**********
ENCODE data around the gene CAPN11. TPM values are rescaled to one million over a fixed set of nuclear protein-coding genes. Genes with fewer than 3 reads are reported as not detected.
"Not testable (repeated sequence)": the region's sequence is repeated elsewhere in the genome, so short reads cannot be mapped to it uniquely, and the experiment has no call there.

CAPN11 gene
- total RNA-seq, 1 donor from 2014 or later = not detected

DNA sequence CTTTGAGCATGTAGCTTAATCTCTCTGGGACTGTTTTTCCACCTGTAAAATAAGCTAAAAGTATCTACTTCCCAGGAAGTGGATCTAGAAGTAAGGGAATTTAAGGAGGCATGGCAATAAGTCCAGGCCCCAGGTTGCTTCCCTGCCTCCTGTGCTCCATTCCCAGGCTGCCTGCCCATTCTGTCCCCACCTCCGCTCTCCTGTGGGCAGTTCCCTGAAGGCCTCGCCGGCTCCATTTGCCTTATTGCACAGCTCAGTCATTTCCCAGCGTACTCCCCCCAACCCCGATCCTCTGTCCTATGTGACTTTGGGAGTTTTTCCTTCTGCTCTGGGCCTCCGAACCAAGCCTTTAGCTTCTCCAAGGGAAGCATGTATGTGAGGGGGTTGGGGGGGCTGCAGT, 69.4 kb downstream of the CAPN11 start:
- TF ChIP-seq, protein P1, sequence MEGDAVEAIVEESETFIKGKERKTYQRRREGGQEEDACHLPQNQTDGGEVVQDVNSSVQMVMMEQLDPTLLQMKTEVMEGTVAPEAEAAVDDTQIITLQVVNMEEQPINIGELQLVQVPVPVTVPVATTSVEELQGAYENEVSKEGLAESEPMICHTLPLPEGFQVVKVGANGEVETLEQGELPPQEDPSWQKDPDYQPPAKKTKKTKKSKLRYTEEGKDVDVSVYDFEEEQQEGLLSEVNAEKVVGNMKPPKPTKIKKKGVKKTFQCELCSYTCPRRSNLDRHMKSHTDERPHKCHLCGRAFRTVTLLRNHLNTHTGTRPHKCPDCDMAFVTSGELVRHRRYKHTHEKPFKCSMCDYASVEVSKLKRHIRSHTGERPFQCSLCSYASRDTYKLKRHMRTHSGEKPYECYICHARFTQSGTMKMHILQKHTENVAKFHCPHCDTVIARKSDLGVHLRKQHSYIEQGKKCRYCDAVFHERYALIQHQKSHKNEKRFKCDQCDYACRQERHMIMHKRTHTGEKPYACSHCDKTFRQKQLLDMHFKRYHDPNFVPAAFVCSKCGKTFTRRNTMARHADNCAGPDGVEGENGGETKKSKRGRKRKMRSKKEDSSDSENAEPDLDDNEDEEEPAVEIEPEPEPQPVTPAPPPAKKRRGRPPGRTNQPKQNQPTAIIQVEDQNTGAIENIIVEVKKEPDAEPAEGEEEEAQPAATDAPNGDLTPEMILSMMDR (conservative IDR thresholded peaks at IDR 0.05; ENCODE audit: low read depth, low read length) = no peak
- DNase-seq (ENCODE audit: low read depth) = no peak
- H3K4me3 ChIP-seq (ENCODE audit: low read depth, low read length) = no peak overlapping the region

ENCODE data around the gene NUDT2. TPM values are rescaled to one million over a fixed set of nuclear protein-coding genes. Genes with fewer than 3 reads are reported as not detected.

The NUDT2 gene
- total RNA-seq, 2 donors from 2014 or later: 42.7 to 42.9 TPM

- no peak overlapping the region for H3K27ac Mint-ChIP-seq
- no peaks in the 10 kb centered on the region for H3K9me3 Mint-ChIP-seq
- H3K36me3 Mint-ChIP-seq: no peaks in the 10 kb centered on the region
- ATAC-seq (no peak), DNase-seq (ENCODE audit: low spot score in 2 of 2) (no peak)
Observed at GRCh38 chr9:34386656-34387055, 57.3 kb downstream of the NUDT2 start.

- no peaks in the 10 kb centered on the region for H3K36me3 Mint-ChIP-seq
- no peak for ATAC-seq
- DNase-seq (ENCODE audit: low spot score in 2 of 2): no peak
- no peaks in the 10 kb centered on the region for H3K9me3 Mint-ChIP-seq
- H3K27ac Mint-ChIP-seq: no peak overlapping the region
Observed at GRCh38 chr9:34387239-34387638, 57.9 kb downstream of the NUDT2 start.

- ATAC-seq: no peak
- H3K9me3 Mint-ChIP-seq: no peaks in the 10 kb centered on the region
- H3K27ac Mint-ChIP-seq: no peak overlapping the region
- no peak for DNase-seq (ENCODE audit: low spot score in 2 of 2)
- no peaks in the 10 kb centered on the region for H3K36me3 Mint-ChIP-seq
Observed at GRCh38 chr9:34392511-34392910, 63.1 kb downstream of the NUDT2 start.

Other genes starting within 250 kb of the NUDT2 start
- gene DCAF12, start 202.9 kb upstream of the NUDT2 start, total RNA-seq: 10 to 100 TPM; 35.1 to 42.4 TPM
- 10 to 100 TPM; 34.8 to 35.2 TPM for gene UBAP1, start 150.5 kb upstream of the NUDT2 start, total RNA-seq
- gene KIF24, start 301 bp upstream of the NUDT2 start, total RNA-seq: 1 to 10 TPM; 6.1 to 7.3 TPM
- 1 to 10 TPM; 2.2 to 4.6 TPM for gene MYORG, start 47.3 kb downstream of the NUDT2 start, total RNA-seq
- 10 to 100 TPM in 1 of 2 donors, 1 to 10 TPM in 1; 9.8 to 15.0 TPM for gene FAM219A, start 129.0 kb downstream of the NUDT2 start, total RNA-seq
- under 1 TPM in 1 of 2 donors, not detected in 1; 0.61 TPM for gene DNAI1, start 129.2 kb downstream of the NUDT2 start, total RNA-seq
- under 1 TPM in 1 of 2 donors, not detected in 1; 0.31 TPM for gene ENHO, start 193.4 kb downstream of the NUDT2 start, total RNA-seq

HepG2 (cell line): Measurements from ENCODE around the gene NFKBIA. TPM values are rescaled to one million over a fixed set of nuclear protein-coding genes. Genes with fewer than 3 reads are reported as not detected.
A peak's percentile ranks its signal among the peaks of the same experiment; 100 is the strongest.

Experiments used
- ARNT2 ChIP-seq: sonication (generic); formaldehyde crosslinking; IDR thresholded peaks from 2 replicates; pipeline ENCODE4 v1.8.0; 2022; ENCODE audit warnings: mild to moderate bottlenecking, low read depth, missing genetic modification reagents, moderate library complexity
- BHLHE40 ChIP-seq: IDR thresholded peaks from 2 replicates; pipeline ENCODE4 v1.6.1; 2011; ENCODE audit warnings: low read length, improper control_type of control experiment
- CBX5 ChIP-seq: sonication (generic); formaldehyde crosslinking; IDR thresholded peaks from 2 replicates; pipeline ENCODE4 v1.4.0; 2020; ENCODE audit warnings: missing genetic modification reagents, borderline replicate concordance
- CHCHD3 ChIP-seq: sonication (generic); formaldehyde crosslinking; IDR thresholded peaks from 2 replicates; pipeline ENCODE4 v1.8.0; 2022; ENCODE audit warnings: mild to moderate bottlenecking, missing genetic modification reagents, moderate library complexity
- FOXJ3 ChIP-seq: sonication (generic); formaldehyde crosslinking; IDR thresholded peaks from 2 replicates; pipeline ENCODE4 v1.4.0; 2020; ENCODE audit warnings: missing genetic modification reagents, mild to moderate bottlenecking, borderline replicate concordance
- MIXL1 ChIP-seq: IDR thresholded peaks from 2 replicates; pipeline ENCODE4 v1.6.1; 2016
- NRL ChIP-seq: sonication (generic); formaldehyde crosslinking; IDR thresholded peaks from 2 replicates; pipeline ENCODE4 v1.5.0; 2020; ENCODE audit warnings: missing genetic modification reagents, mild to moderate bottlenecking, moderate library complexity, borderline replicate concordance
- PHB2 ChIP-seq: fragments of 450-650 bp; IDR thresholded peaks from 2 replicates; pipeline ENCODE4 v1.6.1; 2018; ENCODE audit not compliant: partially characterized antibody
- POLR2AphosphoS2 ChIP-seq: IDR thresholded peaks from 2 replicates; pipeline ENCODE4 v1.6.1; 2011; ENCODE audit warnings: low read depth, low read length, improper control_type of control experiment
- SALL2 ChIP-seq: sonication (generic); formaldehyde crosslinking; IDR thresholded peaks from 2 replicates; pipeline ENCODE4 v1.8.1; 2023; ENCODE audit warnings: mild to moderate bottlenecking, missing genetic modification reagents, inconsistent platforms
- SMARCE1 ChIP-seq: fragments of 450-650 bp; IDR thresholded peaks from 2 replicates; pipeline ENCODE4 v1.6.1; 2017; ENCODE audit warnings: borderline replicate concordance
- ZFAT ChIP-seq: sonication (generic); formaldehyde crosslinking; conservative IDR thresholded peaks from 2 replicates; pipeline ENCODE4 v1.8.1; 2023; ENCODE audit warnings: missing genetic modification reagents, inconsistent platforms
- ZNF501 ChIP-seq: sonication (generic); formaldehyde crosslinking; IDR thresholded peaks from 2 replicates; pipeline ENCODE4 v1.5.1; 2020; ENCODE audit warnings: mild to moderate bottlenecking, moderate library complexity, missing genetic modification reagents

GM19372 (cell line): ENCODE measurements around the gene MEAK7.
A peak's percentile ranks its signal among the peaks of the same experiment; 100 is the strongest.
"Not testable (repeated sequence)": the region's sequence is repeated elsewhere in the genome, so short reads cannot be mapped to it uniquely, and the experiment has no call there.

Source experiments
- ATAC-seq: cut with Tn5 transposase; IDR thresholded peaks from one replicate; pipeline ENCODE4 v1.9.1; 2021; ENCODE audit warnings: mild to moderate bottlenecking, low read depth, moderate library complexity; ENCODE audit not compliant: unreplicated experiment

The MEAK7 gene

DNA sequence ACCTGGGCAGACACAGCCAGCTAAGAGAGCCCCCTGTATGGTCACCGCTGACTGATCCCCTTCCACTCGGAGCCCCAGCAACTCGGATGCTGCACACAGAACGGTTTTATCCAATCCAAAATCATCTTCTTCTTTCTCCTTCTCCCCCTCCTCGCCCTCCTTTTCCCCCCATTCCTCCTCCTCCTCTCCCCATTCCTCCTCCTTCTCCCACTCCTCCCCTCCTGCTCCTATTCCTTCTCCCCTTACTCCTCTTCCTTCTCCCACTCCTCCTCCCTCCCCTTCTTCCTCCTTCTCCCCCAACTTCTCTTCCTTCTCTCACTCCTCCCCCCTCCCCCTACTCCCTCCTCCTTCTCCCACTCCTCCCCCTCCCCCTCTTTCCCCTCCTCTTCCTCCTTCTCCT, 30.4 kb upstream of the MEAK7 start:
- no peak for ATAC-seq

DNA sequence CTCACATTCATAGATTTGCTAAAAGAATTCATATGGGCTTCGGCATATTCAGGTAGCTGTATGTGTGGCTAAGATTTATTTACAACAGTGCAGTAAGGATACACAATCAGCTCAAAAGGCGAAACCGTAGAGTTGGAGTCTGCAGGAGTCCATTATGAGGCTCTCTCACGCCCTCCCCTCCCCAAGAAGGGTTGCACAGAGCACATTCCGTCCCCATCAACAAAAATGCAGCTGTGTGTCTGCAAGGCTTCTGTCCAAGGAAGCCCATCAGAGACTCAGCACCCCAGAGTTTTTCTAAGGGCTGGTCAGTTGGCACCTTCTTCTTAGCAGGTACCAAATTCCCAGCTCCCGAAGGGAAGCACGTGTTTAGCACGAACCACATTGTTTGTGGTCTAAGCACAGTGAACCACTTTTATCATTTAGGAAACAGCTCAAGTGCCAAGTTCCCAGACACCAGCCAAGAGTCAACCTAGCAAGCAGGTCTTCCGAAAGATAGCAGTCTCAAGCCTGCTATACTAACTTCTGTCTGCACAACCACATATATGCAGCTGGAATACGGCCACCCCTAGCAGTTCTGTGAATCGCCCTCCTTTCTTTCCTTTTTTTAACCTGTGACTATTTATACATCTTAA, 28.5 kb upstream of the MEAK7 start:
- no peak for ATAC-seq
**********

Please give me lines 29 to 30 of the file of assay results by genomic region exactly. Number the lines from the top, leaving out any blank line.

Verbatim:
Other genes starting within 250 kb of the NUDT2 start
- gene DCAF12, start 202.9 kb upstream of the NUDT2 start, total RNA-seq: 10 to 100 TPM; 35.1 to 42.4 TPM